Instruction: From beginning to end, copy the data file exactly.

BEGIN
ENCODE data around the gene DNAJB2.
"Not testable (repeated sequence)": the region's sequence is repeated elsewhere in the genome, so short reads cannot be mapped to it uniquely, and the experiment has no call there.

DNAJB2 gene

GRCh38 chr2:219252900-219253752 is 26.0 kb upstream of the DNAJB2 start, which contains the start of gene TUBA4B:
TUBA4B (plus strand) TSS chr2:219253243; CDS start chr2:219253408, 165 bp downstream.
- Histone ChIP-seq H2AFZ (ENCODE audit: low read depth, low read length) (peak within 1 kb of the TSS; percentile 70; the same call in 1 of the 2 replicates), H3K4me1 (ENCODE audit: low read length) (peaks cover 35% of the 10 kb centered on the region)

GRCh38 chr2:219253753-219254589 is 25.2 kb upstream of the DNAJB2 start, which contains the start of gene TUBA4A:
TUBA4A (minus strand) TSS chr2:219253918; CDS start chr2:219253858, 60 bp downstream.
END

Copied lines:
ENCODE data around the gene DNAJB2.
"Not testable (repeated sequence)": the region's sequence is repeated elsewhere in the genome, so short reads cannot be mapped to it uniquely, and the experiment has no call there.

DNAJB2 gene

GRCh38 chr2:219252900-219253752 is 26.0 kb upstream of the DNAJB2 start, which contains the start of gene TUBA4B:
TUBA4B (plus strand) TSS chr2:219253243; CDS start chr2:219253408, 165 bp downstream.
- Histone ChIP-seq H2AFZ (ENCODE audit: low read depth, low read length) (peak within 1 kb of the TSS; percentile 70; the same call in 1 of the 2 replicates), H3K4me1 (ENCODE audit: low read length) (peaks cover 35% of the 10 kb centered on the region)

GRCh38 chr2:219253753-219254589 is 25.2 kb upstream of the DNAJB2 start, which contains the start of gene TUBA4A:
TUBA4A (minus strand) TSS chr2:219253918; CDS start chr2:219253858, 60 bp downstream.